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Wednesday, 13 November 1985
Page: 2109

Senator MISSEN(6.12) —in reply-In closing the debate I want firstly to thank my colleagues for the support they have given my motion. I thank also for their support the Australian Democrats, Senator Vallentine and, I think I may say, Senator Harradine, who nods his head and who I know is concerned about this matter.

Senator Harradine —I have been on the receiving end of not getting information.

Senator MISSEN —Senator Harradine is one of the sufferers who have been really affected by this. It has been one of the follies of this Government to have had this amendment to the freedom of information regulations in operation for the past four months, thus enabling it to be tested and seen for what it is. I think it was a gross and foolish tactical error on the part of the Government to allow us to see what it had in mind. The Government was so keen to get the amendment going that we have been able to see it in operation. Thus Senator Lewis has been able to bring forward evidence today showing how the interests of the public are being denied.

Senator Sheil —That is not the only area either.

Senator MISSEN —No, he also reminded us of the ridiculous way he has been treated. He told us that a deposit of money must be paid before the request for information is processed and the person requesting that information is given any idea of what documents the agency holds. He certainly told us that. The fact is that this regulation represents another built in method of delay. People who have difficulty in paying the deposit know that they have the further problem of knowing that they will not get the information until long after they first sought it.

I want also to express thanks to those honourable senators opposite who have left empty the Government benches. Those empty benches are fairly expressive in themselves. Senator Gareth Evans spoke very briefly on the matter and seemed to be quite cheerful about seeing his amendment go down the drain. Nonetheless, other honourable senators opposite have by their absence demonstrated their feeling that this amendment is not a regulation worth keeping. I know from discussions with them that they feel that there should be a reconsideration of this matter. Of course, the Government has not been able to do that.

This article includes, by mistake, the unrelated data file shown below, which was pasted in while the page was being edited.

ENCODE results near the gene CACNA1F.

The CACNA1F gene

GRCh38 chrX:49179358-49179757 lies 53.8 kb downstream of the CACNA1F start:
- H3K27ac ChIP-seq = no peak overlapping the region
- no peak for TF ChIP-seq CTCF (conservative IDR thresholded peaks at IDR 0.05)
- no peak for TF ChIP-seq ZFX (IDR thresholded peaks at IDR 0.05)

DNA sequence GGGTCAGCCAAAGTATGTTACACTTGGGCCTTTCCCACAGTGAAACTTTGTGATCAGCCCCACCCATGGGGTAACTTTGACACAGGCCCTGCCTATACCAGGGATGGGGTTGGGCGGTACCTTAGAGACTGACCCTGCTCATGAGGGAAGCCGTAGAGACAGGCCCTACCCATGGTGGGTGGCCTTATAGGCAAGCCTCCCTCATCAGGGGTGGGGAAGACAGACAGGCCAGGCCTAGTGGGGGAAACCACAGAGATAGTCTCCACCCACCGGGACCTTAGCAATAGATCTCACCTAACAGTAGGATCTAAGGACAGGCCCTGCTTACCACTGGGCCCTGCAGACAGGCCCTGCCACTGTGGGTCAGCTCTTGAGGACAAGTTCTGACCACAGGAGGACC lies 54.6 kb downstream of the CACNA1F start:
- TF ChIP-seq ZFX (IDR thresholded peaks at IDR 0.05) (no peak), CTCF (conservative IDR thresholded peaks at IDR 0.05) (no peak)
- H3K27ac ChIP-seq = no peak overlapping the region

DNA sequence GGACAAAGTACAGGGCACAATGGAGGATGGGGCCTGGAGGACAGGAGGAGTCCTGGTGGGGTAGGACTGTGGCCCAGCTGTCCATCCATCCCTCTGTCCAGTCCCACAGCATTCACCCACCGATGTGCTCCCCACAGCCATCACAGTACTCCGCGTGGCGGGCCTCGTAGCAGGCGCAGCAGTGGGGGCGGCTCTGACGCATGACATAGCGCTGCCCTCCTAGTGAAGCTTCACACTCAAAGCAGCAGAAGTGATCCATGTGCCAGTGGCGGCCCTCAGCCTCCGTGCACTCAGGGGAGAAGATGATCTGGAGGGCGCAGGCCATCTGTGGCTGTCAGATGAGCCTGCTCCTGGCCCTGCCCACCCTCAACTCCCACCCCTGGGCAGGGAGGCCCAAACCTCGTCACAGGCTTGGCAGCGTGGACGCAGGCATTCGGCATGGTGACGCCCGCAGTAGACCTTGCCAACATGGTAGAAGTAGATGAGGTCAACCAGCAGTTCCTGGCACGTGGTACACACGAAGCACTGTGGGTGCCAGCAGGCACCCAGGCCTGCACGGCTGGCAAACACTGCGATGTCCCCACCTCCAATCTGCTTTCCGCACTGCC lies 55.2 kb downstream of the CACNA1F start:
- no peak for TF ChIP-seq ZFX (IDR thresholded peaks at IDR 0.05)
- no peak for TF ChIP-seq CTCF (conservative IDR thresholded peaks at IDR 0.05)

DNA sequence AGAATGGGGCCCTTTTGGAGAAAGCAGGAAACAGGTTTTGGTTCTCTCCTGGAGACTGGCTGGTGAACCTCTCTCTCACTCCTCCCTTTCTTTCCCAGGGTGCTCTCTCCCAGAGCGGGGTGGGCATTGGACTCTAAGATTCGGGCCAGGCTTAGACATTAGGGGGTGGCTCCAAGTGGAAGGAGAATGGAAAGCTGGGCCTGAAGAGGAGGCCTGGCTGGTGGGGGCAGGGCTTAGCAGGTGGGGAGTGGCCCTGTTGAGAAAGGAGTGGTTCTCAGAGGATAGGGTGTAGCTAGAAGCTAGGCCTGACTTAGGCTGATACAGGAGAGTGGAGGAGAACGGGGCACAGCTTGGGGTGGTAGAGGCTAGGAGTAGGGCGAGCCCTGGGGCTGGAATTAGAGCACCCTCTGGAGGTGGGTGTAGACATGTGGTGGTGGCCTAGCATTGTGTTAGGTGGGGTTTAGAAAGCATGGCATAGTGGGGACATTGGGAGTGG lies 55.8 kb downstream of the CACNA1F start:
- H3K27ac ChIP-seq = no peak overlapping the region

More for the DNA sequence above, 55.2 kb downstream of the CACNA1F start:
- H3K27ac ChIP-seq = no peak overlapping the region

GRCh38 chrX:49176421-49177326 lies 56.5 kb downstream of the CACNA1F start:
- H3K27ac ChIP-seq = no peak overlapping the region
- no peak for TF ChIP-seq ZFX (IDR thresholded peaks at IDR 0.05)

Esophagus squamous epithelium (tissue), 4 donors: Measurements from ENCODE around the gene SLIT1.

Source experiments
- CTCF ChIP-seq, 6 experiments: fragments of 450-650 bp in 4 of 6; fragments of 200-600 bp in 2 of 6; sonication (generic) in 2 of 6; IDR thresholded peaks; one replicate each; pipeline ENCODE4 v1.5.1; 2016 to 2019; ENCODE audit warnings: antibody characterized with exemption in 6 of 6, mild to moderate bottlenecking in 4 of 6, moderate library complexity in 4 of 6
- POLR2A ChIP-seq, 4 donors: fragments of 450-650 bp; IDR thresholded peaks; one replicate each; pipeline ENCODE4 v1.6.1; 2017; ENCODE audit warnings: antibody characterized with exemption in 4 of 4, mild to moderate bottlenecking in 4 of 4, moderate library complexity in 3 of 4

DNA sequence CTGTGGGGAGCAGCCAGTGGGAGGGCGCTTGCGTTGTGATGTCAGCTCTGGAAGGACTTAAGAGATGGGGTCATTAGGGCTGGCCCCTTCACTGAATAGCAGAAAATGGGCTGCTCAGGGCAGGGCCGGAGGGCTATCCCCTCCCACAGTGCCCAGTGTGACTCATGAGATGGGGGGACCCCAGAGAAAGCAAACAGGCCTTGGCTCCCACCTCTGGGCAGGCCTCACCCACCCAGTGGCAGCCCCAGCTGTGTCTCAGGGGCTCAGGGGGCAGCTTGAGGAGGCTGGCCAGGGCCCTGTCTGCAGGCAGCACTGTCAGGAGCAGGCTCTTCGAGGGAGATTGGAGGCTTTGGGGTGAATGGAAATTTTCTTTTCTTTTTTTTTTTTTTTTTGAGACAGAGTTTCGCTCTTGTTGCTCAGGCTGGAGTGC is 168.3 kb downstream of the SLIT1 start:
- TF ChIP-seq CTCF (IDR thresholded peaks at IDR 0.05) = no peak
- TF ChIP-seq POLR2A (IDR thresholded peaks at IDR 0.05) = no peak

I will say one or two things about Senator Evans's surprisingly short reply. He gave us the impression that the fee collections were low. It was always known by the Senate Standing Committee on Constitutional and Legal Affairs, of which Senator Evans and I were members, that the provision of this information would not be a fee collecting business, that that information would be provided as cheaply and inexpensively as possible and that, in the immortal words of Mr Lionel Bowen, freedom of information went to the very heart of democracy and therefore one expected such legislation to be used by a lot of people. Senator Evans made reference to the Press release issued by Mr Lionel Bowen on 14 June. There was a certain amount of puffery in it in that it suggested that the freedom of information legislation was doing some positive things, and then came the slug and it mentioned that increasing costs would be involved.